Animal of the week The spring migration of frogs began – a whole road was closed in Tallinn for the safety of the squirrels

They wanted to secure their own spawning path for frogs.

Estonia the nature foundation informs: the “Suur konnade kevadränne” has started again, i.e. the spawning of frogs. In Tallinn, a peaceful journey is secured for the deaf.

Right now, frogs and toads waking up from hibernation are rushing to erotic hustle and bustle in a familiar spawning pond. They wander to the same ponds where they themselves once originated.

One One of the busiest spawning routes in Estonia is in Tallinn. The southwestern district of Astangu has a unique wooded wetland with a vibrant frog population. But oh: the spawning route is cut off by a busy road.

Frog masses move late at night to ten o’clock, so they are easily left to roll by cars. Thus, frog workshops have been held in Astangu every year.

“People come to the scene in the evening with flashlights and carry frogs in a bucket across the road,” says Frog Expert, Assistant Professor Riinu Rannap From the University of Tartu.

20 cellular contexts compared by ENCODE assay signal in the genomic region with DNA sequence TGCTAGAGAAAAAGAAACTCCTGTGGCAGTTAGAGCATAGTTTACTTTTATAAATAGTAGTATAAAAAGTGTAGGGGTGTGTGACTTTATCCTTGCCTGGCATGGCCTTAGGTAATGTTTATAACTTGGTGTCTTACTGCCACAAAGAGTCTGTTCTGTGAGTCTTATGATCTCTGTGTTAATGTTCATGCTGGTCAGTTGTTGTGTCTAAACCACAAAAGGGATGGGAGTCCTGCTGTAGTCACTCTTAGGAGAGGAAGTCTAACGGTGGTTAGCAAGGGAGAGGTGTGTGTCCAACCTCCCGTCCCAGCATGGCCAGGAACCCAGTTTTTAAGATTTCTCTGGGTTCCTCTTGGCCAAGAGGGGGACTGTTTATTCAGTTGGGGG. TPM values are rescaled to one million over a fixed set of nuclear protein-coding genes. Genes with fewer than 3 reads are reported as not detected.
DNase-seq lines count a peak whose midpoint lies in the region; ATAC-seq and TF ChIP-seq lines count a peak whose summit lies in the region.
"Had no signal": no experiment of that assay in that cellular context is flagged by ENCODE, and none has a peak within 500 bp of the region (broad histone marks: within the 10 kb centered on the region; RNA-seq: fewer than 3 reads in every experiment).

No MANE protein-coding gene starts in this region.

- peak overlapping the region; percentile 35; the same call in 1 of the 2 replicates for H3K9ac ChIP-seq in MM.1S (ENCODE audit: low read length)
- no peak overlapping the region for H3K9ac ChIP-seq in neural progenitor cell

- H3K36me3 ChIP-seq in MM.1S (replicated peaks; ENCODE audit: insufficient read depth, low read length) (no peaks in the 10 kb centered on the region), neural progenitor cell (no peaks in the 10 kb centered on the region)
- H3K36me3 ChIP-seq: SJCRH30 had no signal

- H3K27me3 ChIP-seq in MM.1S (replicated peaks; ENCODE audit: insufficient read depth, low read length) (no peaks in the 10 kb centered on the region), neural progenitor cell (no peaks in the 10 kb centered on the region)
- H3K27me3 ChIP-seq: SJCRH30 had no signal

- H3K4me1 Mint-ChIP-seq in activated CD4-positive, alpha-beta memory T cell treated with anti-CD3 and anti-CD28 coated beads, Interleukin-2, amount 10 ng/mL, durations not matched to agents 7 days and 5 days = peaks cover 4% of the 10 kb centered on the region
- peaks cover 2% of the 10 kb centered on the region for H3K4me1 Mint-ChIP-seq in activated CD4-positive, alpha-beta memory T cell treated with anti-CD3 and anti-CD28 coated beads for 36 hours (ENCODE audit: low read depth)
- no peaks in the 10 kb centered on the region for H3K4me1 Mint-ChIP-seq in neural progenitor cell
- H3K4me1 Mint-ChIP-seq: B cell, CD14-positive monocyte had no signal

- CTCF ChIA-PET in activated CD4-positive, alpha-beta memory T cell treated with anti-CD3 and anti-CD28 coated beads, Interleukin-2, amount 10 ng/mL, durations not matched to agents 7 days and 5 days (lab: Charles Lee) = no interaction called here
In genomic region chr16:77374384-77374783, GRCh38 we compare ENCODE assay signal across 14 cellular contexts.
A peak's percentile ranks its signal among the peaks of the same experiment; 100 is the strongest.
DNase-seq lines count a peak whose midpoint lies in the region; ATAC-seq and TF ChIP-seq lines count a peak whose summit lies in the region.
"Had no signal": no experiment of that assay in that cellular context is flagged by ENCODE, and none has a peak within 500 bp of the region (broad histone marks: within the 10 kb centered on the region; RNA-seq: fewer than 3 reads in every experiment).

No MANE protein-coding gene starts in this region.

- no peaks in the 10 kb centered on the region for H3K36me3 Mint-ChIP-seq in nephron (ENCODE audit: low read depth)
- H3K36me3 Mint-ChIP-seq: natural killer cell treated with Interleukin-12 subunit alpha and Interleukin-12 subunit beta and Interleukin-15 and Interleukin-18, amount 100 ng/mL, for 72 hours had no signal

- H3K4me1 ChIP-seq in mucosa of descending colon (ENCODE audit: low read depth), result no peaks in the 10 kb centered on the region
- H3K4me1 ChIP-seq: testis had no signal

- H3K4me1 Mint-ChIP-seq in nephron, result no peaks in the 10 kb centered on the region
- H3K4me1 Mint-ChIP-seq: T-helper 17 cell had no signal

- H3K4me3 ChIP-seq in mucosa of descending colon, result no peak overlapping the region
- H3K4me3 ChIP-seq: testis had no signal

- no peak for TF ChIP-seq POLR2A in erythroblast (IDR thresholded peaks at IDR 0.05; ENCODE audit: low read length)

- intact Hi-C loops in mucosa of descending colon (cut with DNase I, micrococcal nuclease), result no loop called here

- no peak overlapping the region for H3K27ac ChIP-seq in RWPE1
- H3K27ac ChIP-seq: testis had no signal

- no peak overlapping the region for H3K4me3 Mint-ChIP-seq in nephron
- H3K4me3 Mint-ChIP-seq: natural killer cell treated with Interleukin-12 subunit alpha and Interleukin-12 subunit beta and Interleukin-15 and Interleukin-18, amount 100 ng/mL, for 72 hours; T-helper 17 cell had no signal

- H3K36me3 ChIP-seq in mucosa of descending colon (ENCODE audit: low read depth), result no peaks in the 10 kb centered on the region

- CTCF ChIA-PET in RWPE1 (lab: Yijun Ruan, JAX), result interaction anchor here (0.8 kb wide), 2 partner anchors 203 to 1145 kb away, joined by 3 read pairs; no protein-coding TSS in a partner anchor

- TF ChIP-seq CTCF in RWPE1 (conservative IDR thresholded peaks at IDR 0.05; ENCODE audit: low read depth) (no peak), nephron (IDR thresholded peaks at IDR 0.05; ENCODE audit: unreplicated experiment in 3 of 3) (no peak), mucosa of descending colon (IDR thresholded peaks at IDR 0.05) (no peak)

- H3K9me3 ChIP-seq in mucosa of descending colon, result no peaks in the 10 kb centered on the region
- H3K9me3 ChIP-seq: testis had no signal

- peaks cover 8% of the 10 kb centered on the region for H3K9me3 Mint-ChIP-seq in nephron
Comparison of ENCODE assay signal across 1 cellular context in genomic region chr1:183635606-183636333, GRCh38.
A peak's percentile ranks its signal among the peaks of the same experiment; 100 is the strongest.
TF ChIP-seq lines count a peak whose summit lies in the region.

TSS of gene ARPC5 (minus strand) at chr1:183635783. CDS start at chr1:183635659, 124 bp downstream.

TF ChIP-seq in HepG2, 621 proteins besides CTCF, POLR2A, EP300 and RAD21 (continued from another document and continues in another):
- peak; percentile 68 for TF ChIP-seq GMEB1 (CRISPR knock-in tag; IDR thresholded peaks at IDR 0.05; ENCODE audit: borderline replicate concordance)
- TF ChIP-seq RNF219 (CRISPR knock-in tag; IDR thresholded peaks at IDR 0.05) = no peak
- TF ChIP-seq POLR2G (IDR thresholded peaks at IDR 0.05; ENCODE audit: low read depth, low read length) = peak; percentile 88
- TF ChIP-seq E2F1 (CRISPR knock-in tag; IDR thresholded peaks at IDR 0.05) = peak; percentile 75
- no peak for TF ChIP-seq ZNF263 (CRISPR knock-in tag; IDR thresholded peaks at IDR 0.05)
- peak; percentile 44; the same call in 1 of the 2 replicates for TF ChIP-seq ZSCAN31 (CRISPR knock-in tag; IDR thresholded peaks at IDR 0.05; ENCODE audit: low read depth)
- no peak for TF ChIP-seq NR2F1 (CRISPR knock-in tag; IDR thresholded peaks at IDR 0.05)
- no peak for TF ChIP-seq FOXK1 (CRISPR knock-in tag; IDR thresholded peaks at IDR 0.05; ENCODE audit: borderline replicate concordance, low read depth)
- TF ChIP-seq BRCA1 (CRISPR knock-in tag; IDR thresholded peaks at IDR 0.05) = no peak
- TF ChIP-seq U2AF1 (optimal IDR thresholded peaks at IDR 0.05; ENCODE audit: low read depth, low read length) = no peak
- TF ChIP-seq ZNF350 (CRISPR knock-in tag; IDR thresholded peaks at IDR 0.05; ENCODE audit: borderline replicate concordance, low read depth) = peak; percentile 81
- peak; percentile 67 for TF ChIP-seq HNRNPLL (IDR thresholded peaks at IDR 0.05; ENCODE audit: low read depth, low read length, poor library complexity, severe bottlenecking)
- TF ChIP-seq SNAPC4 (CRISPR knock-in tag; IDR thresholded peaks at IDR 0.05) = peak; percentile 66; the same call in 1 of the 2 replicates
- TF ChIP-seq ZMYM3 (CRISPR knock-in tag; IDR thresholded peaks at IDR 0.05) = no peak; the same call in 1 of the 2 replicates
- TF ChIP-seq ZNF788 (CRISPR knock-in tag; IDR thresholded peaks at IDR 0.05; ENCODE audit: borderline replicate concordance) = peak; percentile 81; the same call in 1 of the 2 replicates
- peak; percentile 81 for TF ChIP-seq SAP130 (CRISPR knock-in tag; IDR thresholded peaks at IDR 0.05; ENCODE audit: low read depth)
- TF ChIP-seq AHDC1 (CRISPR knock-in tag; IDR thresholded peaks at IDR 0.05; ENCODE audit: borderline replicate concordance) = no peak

Now, due to the coronavirus, it is not appropriate for humans to congregate to flock, so for the safety of frogs, the entire road is now closed for two weeks. This was also the case last spring.

Frogs assembly restrictions do not apply. Hundreds, even thousands of brown frogs and toads take part in the spring gutter of horny thugs.

They can hike after a pond for miles. Fortunately, in Astangua, the distance from the home forest to the spawning grounds is only a couple of hundred meters. Water lizards and cape frogs also live in the forest, but they do not cross the road.

There is a similar danger point in Tartu, where the road splits the wetland. Rannap says there, families with children are on duty in the evenings and help the frogs to the other side.

If the familiar toad survives its journey, it can be crumbled from year to year. Rogue lives up to the age of 40.

The Estonian Foundation for Nature estimates that 133,000 frogs have been saved by relief efforts over the years. All amphibians are protected in Estonia, as in Finland.

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